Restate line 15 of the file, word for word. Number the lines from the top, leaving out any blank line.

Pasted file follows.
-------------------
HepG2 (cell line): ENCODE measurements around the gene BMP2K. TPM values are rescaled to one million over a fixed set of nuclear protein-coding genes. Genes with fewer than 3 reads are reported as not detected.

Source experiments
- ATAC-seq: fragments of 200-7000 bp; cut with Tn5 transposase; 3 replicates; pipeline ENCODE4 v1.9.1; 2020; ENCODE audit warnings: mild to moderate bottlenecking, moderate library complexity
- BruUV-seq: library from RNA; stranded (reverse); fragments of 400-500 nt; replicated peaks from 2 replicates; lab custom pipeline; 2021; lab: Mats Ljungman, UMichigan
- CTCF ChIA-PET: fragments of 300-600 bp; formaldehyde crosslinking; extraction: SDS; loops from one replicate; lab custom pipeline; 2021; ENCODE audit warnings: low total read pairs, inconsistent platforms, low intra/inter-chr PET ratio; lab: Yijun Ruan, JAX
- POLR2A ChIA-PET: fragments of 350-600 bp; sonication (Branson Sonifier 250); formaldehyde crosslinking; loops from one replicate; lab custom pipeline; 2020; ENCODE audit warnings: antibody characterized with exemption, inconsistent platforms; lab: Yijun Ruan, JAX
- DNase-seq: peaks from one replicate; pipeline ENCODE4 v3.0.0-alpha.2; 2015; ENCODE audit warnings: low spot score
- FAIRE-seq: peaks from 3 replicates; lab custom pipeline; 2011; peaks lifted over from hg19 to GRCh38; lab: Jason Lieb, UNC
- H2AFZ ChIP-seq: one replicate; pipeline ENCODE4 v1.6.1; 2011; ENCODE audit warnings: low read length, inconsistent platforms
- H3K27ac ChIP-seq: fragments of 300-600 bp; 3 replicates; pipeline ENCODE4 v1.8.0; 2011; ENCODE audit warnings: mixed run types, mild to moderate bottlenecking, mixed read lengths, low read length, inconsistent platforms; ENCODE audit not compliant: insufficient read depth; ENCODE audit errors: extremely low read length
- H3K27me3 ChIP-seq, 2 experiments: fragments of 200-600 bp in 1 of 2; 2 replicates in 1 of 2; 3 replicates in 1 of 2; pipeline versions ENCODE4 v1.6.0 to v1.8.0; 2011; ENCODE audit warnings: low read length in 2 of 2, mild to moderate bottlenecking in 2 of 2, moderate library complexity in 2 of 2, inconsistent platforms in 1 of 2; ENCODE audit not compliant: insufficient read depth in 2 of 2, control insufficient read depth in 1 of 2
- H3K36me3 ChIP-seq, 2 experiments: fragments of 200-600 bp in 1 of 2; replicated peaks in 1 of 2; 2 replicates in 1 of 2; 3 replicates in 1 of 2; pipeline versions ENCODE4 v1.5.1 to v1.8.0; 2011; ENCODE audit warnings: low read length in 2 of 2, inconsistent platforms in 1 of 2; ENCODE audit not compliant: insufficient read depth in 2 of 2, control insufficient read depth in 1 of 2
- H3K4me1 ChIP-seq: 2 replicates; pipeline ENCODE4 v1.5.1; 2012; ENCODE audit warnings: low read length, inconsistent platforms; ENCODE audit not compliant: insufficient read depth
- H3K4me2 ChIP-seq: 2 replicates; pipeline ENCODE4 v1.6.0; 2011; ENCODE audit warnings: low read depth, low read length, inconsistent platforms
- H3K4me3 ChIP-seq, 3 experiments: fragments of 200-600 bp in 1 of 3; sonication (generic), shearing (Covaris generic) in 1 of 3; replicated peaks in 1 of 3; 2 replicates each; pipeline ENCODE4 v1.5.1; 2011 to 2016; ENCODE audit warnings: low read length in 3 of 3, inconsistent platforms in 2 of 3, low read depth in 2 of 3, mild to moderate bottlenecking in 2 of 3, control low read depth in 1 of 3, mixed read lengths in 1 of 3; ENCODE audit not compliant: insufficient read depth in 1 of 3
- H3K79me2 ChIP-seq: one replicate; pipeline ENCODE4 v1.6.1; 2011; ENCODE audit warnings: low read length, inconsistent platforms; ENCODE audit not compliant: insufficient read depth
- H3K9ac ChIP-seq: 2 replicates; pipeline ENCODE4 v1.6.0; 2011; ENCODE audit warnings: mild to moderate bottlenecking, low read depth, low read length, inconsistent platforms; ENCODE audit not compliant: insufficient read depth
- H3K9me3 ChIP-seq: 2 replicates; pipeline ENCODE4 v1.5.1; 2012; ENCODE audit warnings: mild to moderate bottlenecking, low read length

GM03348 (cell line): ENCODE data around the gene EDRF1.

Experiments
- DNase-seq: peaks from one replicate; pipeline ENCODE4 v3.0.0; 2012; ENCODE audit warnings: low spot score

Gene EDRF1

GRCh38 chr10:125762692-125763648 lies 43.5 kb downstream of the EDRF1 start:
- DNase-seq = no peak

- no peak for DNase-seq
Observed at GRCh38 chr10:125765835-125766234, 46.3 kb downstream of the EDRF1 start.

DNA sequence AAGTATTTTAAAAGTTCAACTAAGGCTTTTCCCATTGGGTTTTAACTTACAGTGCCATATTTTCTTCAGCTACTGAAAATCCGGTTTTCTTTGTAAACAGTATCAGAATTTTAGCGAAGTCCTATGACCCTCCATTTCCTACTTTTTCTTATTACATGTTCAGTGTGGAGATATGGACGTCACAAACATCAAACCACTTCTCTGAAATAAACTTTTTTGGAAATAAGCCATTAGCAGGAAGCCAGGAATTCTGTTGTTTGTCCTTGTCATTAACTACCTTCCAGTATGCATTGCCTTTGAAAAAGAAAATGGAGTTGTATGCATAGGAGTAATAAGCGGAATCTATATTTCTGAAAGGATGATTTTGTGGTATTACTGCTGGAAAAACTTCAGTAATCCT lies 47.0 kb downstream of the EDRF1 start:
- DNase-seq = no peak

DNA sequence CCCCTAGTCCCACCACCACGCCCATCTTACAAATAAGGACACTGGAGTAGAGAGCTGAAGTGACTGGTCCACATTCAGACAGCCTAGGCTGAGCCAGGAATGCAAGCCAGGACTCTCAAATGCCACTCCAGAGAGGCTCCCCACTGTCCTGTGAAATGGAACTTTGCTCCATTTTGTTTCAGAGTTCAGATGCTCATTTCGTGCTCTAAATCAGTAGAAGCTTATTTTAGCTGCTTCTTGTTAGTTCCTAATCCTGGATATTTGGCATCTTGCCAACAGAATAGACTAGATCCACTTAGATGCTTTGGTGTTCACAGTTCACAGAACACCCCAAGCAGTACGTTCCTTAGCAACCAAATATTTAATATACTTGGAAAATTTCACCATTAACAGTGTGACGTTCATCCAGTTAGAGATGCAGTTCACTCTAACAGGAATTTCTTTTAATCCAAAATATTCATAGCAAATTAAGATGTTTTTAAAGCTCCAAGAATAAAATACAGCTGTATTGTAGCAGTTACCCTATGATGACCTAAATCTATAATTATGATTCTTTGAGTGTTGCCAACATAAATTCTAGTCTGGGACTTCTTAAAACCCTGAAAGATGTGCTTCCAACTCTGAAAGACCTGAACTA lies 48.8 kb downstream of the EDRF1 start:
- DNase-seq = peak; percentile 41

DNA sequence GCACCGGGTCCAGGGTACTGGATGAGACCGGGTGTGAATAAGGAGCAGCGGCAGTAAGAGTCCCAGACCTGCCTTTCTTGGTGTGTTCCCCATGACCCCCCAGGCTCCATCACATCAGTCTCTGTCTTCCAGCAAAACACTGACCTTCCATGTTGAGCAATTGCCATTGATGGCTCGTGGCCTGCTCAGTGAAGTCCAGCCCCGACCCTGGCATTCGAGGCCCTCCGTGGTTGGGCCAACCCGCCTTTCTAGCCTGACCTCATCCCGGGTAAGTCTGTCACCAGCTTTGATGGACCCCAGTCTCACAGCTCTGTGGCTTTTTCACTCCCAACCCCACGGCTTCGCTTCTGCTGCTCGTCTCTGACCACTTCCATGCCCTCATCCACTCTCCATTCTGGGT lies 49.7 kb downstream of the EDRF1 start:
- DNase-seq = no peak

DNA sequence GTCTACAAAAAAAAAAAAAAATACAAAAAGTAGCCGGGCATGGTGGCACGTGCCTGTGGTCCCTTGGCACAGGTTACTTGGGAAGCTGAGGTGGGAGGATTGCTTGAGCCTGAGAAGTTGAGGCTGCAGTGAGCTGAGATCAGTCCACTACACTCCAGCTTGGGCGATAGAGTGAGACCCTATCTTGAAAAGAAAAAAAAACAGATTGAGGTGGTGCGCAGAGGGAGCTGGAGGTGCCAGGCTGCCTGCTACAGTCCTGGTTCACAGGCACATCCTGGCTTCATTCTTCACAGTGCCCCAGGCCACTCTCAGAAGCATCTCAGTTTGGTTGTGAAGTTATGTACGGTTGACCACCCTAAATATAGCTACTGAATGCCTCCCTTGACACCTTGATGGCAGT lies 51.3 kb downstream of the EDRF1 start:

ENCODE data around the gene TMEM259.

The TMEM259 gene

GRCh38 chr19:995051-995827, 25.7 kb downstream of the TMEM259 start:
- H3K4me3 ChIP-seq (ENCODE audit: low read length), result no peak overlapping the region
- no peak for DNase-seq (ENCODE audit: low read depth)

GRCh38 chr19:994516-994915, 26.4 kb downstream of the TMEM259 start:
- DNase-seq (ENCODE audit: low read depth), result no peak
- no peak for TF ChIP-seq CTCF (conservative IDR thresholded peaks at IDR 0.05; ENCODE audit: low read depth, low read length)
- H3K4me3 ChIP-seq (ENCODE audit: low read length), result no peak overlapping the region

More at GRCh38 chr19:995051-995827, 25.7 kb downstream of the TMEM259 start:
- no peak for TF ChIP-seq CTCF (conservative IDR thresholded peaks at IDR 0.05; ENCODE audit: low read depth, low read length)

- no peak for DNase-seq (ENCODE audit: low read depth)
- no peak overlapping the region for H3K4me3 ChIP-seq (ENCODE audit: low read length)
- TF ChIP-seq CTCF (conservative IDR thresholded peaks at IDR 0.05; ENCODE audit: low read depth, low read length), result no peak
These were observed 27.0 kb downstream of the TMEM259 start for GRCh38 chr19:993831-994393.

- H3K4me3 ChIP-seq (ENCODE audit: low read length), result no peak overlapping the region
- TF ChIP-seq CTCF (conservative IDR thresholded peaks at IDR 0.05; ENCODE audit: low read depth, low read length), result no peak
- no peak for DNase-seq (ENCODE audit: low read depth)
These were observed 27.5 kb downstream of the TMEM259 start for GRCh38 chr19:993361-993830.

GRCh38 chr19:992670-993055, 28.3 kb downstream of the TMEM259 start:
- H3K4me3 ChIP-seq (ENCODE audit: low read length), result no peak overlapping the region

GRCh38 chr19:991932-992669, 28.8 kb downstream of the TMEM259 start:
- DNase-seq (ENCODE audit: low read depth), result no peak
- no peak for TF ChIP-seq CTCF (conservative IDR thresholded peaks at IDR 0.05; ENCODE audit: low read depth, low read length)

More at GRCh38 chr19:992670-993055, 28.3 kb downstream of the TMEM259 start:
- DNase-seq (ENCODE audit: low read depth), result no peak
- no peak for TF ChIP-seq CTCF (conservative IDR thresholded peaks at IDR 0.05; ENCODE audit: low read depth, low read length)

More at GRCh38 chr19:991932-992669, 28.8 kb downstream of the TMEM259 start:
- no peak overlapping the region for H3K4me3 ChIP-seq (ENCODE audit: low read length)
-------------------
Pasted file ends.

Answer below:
- H3K4me3 ChIP-seq, 3 experiments: fragments of 200-600 bp in 1 of 3; sonication (generic), shearing (Covaris generic) in 1 of 3; replicated peaks in 1 of 3; 2 replicates each; pipeline ENCODE4 v1.5.1; 2011 to 2016; ENCODE audit warnings: low read length in 3 of 3, inconsistent platforms in 2 of 3, low read depth in 2 of 3, mild to moderate bottlenecking in 2 of 3, control low read depth in 1 of 3, mixed read lengths in 1 of 3; ENCODE audit not compliant: insufficient read depth in 1 of 3